You’re living through history! Write about it!
Write it down. Keep a pandemic journal. – Washington Post
Not only are you writing for yourself, but you’re allowing others the chance to know about these unique times. You’re writing history!
How have others written about their own unique experiences in the past?
In 79 A.D., Pliny the Younger watched as Mount Vesuvius erupted across the bay from his home in Naples. His description of the account gives us a sense of what he experienced.
The Destruction of Pompeii, 79 AD
Giovanni Boccaccio lived through the bubonic plague as it swept through his city of Florence in 1348.
Daniel Defoe, the author of Robinson Crusoe, lived through a subsequent wave of the bubonic plague as it attacked London in 1722 His journal not only provides insight to his encounter with the plague but provides parallels and perhaps pointers for our own experiences with COVID-19.
What Can Daniel Defoe’s “Plague Year” Teach Us About Coronavirus?
And, of course, the diary of Anne Frank has made us all aware of the humanity of people who suffered through the holocaust of World War II. You can read more about her here as well as discover other diaries written by young people during that era.
Reading Primary Sources
You’ve just read excerpts from four very different primary sources describing the unique times the writers experienced. Which one touched you the most? Which one described a period in history you would like to know more about?
The following link includes a variety of contemporary sources from 1898 when the bubonic plague reached San Francisco.
Skim through a couple of the articles. Does anything sound familiar to the kind of unsound theories people share today?
Now it’s time to write your own first-hand account of living through a pandemic.
Journal Writing: A Short Course
This link will help you get started writing. Set aside a time of day to write – it doesn’t have to be for long – fifteen minutes is fine.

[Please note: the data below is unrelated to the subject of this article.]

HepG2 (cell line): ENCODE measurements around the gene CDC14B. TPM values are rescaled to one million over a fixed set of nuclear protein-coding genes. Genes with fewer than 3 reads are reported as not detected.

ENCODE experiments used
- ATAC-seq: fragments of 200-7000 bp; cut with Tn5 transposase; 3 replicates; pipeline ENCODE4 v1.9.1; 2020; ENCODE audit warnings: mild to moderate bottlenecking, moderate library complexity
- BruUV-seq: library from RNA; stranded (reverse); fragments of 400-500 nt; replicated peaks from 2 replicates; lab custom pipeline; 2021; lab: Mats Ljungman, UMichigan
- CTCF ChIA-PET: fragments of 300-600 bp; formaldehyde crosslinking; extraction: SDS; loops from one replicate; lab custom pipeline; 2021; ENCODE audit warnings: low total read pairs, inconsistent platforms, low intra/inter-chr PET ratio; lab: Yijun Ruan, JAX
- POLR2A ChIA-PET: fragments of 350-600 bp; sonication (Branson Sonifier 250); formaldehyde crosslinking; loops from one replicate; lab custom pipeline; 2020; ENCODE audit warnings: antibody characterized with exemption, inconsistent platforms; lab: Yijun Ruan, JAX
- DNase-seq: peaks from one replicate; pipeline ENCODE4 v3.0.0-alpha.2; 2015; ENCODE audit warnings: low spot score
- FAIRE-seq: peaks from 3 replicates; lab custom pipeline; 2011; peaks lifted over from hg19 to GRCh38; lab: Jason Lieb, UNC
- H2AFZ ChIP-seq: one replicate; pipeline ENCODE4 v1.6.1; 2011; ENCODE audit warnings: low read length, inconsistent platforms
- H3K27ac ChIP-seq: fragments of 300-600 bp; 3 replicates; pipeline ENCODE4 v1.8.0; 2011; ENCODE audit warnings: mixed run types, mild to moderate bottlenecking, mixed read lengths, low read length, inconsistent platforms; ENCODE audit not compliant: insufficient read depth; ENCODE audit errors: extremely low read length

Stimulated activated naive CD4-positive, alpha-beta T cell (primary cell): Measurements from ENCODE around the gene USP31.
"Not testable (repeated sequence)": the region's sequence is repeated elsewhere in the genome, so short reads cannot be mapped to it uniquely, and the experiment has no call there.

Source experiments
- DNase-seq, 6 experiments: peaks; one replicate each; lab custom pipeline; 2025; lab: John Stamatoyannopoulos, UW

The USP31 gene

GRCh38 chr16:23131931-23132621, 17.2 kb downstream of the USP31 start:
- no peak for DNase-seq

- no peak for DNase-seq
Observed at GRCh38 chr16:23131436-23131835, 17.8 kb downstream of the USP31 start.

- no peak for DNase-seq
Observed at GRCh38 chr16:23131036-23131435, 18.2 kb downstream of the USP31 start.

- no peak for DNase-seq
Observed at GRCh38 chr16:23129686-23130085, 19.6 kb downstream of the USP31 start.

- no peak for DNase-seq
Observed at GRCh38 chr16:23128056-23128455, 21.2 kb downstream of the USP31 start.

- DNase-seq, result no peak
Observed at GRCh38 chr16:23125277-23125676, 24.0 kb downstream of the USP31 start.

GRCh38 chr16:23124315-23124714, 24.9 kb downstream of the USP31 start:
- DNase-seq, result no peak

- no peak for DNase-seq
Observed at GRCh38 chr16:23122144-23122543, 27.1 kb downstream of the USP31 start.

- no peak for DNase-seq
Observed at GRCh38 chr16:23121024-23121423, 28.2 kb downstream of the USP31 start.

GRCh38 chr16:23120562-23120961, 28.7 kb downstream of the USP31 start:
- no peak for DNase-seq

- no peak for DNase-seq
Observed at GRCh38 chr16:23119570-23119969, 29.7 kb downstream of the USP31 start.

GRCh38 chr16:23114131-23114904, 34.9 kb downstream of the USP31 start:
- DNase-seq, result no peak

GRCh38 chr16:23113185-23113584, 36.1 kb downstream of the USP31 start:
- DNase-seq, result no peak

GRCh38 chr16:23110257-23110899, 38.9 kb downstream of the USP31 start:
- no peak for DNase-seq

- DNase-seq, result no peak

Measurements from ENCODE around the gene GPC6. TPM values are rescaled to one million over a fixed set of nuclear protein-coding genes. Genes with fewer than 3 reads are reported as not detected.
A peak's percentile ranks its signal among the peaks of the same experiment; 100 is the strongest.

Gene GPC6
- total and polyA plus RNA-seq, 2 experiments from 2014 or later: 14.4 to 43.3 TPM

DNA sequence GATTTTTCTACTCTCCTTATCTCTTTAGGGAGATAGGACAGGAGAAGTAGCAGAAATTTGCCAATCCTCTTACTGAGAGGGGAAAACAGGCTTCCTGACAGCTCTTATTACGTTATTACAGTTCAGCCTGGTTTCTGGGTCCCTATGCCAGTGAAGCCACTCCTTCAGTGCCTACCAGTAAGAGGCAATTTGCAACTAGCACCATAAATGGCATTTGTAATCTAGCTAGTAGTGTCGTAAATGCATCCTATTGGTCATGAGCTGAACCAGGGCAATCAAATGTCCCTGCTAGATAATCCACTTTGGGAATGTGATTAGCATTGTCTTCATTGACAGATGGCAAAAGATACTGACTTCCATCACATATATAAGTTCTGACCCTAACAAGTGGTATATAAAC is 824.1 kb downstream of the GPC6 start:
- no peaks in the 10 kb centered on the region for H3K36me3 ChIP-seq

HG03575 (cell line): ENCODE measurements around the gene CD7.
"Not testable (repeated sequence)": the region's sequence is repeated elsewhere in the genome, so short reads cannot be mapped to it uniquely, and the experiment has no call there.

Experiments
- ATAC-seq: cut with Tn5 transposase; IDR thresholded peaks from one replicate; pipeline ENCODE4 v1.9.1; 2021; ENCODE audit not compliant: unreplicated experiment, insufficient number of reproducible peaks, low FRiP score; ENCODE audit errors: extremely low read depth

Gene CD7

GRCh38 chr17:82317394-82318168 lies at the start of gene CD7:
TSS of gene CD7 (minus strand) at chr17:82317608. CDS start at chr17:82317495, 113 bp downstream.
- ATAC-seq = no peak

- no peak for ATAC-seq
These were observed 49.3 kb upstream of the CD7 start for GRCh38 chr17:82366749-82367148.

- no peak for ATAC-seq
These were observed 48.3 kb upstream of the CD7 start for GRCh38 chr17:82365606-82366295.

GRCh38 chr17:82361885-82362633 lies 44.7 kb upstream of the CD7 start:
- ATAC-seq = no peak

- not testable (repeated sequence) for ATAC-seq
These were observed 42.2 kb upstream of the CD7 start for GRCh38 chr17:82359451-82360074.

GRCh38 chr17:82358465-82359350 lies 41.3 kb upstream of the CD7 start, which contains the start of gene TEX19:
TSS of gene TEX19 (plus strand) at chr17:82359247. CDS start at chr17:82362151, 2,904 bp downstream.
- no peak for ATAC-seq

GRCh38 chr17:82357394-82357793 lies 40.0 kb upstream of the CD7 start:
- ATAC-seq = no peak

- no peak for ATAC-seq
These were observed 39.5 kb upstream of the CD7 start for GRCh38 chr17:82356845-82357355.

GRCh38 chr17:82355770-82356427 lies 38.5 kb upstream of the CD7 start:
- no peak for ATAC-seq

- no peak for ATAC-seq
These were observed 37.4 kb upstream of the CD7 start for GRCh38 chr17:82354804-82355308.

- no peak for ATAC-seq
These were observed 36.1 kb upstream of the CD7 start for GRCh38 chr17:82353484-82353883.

Here are more tips on writing in a journal.
18 Life-Changing Tips For Keeping A Journal
Think about how your experience of sheltering in place has changed over time. How do you feel now compared to the end of March? How has this affected the people you know and care about? Write about it.
Types of journals and other types of writing
While your own feelings and experience are important, you can also write about what you observe. For the first time for many of us, we have the opportunity to observe the natural world over an extended period of time. Keep a nature journal where you note how many different birds you see or identify the trees in your yard. (http://leafsnap.com/ is an app that will help you identify leaves.)
Journaling in the Natural World – Freelanced Writing
Many of us are having unusually vivid dreams during this pandemic. The pandemic is giving people vivid, unusual dreams. Here’s why.
Keep a dream journal where you record what you’ve dreamed of.
And, of course, don’t limit yourself to journal writing: here are some other suggestions:
12 Ideas for Writing Through the Pandemic With The New York Times
Boccaccio used his journal to eventually write The Decameron, a collection of stories describing living through the plague. Maybe one of your journal entries will inspire a short story or poem.
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A free mobile app that uses visual recognition software to help identify tree species from photographs of their leaves.
Additional lessons are available for this grade level by pressing “More Lessons” above, or selecting a lesson below:
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